Not all companies will be open to employees reimagining their roles. But if you articulate the added value it will bring to the company and the reasons you’re the right person for the job, you might just end up with a position that’s far more in line with your multipotentialite nature.

And whether or not you give my strategy a go, just the process of thinking through your dream job description will help you better advocate for your multipotentialite self in the workplace!

Your Turn

Have you ever asked your boss if you could integrate “outside” skills into your job or vary your role in some way? What worked and what didn’t? Share your experiences in the comments below.

annieAnnie Sisson is the founder and Travel Consultant at Beyond Reservations, helping people see the world on their way. She started this business from her love of travel and wizard-level organization and planning skills. (Thanks to Emilie‘s books and programs for helping me get clear on my ideas!) When she’s not traveling herself, photography, hiking, jewelry making, personal development, and puzzles are a few on the long list of interests. With her wonderful husband and little dog Lizzy, the mountains surrounding the Salt Lake Valley are a favorite playground. You can find her on FacebookInstagram, and Pinterest. She’d love to hear from you!


  1. Great article!
    My husband of 30 years is now realizing he has a real multi-passionate girl on his hands, and he couldn’t be more supportive.
    He actually said to me 2 days ago – You should create your own job description along with a cover letter and post it on my blog, to let people know of the many wonderful jobs I have been passionate about, excelled and moved on with leaving my signature.
    We multipotentialites bring our own signature to every position.
    I am so thankful I found Emilie . . . and now you!
    Have a blessed and many passion day,

    • Annie Sisson says:

      I’m so glad it was helpful!! Navigating the waters of the traditional workplace as a multipotentialite definitely can be tricky! I hope wiring your own job description is a smashing success! :)

  2. susana Ochoa-sobieszek says:

    OMG! I needed to see this and it confirms what I have already started to do! My director and I have been talking about moving me up and we just started working on the new job description. I am finding it very difficult to create a new job description from my current one; its a senior role. I started going to Onet Online and Indeed to view the various jobs that I do and pull from there. Maybe I will start with my resume and work from there, highlight what I have done and then move to my job description.

    In any case, this has been helpful. Thank you!

    • Jas says:

      Yay! Such a refreshing approach, right? Creating a senior role around *you*. I’d imagine this is better for everyone – you, your director & the firm. Win, win win. Good luck! :)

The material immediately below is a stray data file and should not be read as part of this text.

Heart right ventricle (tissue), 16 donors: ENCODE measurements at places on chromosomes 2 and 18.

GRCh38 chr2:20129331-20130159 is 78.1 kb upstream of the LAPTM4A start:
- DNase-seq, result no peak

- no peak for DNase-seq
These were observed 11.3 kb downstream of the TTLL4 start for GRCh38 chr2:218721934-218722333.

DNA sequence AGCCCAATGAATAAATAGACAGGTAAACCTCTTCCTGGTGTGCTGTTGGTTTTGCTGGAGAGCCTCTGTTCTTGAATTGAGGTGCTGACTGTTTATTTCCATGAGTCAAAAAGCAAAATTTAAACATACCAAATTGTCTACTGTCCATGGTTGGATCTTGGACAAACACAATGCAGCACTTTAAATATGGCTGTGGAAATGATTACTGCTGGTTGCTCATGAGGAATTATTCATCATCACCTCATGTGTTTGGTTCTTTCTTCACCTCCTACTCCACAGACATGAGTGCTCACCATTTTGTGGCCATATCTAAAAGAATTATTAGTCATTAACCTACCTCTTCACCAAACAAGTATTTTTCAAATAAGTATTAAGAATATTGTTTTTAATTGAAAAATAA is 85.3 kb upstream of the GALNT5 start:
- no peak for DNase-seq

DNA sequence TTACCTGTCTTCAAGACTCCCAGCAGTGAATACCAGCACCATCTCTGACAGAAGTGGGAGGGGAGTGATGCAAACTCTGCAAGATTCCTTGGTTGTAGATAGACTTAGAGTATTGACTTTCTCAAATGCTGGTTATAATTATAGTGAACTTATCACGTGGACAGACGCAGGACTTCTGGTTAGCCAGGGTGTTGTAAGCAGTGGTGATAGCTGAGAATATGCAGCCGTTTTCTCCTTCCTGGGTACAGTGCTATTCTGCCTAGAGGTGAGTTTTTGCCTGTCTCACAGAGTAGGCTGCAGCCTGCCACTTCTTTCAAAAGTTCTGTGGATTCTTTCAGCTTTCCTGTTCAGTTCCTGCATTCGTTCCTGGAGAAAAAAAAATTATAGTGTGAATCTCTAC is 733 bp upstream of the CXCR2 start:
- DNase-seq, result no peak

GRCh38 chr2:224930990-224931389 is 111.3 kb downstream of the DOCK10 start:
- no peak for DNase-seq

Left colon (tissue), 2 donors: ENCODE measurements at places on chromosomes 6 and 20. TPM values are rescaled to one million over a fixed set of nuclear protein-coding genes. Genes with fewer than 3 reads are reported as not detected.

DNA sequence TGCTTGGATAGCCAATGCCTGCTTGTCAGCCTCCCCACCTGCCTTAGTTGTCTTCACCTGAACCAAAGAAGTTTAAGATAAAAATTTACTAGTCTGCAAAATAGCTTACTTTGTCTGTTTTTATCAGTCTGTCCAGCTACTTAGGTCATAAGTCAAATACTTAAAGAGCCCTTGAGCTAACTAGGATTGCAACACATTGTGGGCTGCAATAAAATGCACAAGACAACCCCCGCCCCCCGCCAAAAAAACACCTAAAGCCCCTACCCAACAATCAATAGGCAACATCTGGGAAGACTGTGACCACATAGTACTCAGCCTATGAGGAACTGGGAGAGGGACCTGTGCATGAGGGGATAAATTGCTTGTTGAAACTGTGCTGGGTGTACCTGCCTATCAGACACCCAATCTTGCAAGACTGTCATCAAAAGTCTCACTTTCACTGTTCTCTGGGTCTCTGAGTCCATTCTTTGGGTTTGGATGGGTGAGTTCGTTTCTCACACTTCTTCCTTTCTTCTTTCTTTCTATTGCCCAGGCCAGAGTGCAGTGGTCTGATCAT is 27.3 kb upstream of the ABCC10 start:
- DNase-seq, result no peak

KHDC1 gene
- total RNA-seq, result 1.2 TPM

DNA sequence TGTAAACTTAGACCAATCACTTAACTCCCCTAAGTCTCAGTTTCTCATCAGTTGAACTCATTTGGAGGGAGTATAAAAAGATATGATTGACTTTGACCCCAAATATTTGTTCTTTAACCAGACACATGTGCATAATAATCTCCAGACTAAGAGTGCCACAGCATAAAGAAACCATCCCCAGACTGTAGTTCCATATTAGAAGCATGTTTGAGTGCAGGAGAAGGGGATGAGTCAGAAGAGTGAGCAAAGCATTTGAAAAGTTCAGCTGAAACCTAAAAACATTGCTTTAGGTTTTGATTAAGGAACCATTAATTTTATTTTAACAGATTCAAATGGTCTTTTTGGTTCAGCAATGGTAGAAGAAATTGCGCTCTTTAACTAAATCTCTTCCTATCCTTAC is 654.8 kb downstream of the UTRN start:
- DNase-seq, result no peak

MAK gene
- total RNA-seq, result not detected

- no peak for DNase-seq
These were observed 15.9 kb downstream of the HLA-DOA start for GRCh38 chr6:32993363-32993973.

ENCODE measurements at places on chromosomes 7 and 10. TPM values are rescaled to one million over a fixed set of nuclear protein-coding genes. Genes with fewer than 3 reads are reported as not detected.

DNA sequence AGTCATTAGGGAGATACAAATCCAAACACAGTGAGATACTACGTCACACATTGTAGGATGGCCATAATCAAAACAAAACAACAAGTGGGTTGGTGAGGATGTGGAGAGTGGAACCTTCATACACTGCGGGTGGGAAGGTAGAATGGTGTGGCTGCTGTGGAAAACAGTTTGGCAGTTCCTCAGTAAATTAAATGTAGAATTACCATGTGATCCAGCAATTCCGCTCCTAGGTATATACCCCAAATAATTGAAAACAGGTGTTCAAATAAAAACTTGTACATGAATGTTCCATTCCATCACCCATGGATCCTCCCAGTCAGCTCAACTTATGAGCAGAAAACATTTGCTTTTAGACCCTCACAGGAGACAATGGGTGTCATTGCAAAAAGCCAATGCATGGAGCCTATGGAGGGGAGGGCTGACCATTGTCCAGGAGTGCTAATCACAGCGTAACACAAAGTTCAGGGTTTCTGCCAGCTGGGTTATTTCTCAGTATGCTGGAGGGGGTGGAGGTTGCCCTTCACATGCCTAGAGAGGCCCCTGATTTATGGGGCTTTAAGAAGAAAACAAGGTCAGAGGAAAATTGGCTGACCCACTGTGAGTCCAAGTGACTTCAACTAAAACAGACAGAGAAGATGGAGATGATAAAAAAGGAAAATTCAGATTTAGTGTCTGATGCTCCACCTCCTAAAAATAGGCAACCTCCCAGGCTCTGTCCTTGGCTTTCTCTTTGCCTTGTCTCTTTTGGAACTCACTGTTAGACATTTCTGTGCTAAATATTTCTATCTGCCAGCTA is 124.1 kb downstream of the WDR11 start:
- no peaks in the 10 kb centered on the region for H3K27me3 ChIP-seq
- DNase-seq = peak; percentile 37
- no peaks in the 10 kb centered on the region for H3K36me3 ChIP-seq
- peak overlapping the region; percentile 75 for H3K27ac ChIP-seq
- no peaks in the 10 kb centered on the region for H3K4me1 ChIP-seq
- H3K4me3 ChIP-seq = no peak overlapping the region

3. Lucy says:

    Great advice and congrats on being so proactive!!! It is sometimes so hard to accept that yes, we have more than one resume – I sometimes really avoid accepting this reality and running with it. Thank you for the encouragement!

  4. Loretta says:

    This is fantastic. When I worked in a hotel some time ago, the manager announced there was a staff competition across all our hotels – to design a poster outlining the company values. This was supposed to be a team effort between staff members that wanted to get involved but he more or less allocated the task to me, knowing nobody else would. Being arty, I created a 3D poster, with a tree growing out of it, and the values and photos of staff members in our branch hanging from the branches.
    We won. The prize was an Ipad! I don’t know how they’d have split a prize like that between a team, but fortunately for me, I’d done most of the work, supervised by amused onlookers during shifts, so I got the prize.

    I don’t have a completely relatable story, because that was one of my last regular jobs, and now I’m full freelance and self-employed and have been for years!

  5. Jas says:

    I *love* this! What an amazing idea. I suspect another challenge for me would be to feel the confidence to craft my own job spec… and then be able to deliver on it :D

    Thanks so much for sharing it. I know I could definitely have 4 or 5 different CVs; I’m actually interviewing at the moment – it’s for an amazing role with a company that supports remote workers :) The role is in an area that has only recently emerged as a “thing” (community management), and I’ve been enjoying demonstrating what you suggest in the article – showing my interest, understanding and ability in this area :)

    t feels so empowering knowing exactly the role I want & on exactly what terms. Thanks again for sharing this!

  6. Maria says:

    Thank you so much for this. Somehow, I will sit down and assess my skills and what I enjoy most.

    Honestly? I am so confuse with what I really want to do in my life.

    I am a simultaneous multipotentialite but, with this article, yes, I can create my own job description.

    Thanks to you and Emilie.